You learn something new everyday. Two days before getting astride our new correspondent’s Yamaha RX-Z I was immersed in Stealing Speed, Mat Oxley’s must-read book on how 2-stroke tech crossed the Iron Curtain. Did you know that expansion chambers had their roots in the Nazi V2 rocket programme?
And that the Japanese only mastered the stink-wheels after Suzuki got the East German rider Ernst Degner to defect, taking with him all of Walter Kaaden’s secrets developed for the MV factory bikes? Read the book, you will love it if you’re a bike nut.
And then ride a 2-stroke, with an expansion chamber. You’ll love it even more. Nothing, nothing, nothing and then… braaaaaapppppp… loud, smelly, rabid acceleration as it screeches into the power band. Truth be told it isn’t much quicker than our modern 4-strokes but the sensory overload feels like a million miles an hour, all of it on scarily skinny tyres as 2-strokes were incredibly sensitive to weight.
Incredibly sensitive to the mechanic’s fingers and ears too. Everything had to come together. An expansion chamber without the correct porting was pointless. Both without CDI ignition was silly. Without the right jetting you’d be starting at a seizure. And after all this you had to try new a sprocket too, maybe even a flat-slide carb, and then start all over again.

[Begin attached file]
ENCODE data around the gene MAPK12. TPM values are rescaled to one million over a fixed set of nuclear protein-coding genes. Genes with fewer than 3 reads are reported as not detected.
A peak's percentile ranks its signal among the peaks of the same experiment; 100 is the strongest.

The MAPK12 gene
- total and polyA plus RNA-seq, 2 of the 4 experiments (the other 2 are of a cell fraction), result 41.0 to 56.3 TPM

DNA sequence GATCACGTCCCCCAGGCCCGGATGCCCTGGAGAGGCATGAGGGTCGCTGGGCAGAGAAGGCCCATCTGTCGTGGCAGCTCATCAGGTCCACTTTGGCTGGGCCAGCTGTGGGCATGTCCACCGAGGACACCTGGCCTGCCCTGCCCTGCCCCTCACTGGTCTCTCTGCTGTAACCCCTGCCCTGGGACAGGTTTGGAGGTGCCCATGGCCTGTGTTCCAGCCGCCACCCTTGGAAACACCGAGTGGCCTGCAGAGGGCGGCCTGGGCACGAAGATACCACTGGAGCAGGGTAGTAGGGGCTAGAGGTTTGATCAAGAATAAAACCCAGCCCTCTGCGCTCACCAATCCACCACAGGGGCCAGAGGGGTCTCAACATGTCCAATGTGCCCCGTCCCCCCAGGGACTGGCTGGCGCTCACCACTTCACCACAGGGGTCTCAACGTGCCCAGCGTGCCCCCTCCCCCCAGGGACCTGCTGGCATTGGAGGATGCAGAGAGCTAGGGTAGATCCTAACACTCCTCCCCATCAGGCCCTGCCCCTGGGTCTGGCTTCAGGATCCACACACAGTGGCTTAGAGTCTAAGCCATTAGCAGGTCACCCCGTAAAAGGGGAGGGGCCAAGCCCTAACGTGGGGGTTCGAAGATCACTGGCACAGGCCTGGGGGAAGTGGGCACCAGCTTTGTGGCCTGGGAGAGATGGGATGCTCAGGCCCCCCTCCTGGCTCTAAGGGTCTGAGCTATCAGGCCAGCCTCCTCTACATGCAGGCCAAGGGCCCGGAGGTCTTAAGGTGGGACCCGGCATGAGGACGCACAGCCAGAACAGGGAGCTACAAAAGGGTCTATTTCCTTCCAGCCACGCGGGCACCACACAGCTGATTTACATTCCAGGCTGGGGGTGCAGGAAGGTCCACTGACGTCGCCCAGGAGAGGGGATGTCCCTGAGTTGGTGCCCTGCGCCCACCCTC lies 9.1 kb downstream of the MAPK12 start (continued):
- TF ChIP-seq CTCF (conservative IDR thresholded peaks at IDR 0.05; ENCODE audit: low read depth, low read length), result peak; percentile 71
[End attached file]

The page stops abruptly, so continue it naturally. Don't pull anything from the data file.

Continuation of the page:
Tuning 2-strokes, it’s a dying if not dead art. Back in the day when the mosquito fogging machines were raced I remember mechanics carrying boxes of needles and jets to fine tune the fuelling, no laptop and reams of data.
Head of the plug chop? Accelerate hard through the gears and then kill the engine and coast into the pits where the mechanics could divine from the condition of the spark plug whether it was rich, lean or spot-on.
Riders had to have a sharp ear for that death-note micro-seconds before the motor seized, two fingers always on the clutch though most often too late to save them from a painful outcome. Motors were stripped and rebuilt before every session. Two-strokes had a very narrow band for everything and even with tuned road bikes you had to be careful not to run it too lean lest you hole the piston.
When it all ran perfectly though, wow. You can get 30bhp from a properly tuned Yamaha RX-Z and when you open it up, it feels like twice as much. The Yamaha RX-Z frame is super-light and agile, and the Z’s bodywork gives it a retro-cool race-vibe that was quite difficult to match.
An aftermarket front disc makes a world of difference to how much longer you can keep it pinned. The noise from the wailing exhaust, parts traffic like Moses did the Red Sea. It takes you back to your carefree youth, until it starts to splutter and everything you read about 2-strokes seizing comes back to haunt you.
Check out our other ‘Gone,but not forgotten’ blogs here.